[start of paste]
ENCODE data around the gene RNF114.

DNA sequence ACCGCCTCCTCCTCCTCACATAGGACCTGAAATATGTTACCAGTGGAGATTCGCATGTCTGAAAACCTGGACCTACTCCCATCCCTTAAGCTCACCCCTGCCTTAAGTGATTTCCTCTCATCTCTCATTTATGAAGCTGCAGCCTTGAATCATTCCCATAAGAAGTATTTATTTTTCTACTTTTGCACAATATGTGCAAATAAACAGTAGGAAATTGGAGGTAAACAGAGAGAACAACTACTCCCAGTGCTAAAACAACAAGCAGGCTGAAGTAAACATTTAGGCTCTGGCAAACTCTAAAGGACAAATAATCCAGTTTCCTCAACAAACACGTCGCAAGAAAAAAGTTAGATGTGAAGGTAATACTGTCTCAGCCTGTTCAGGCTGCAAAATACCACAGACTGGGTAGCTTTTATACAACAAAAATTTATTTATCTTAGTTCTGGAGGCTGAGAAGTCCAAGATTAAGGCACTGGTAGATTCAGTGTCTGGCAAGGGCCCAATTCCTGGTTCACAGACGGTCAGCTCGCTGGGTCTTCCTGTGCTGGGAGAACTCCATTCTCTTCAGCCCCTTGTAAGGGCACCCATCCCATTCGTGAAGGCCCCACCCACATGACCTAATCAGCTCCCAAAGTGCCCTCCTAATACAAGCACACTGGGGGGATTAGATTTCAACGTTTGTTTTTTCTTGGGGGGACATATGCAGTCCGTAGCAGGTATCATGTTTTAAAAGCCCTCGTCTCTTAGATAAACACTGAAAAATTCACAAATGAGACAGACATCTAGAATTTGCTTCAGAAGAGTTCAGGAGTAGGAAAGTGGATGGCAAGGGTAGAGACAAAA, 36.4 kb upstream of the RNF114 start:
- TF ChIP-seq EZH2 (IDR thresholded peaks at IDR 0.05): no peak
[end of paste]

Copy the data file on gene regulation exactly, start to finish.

ENCODE data around the gene RNF114.

DNA sequence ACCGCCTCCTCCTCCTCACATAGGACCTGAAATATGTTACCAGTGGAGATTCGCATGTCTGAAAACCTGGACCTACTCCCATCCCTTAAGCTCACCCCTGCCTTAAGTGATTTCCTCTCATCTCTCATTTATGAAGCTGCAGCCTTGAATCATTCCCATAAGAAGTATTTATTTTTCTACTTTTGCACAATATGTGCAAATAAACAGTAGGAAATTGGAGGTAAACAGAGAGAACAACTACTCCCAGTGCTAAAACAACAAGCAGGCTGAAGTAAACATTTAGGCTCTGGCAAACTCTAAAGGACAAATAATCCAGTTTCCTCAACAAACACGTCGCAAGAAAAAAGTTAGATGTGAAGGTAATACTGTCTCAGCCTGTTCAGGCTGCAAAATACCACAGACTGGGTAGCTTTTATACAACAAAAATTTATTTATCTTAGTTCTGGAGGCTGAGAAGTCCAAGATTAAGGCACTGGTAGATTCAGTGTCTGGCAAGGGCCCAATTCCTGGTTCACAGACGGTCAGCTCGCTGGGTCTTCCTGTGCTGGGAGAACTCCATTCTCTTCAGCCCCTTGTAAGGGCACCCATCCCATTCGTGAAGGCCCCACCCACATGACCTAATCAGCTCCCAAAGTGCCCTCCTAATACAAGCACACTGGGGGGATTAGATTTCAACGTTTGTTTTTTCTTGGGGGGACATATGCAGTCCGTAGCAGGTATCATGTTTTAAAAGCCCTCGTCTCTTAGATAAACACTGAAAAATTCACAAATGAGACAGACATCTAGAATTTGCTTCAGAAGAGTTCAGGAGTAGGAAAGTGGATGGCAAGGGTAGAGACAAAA, 36.4 kb upstream of the RNF114 start:
- TF ChIP-seq EZH2 (IDR thresholded peaks at IDR 0.05): no peak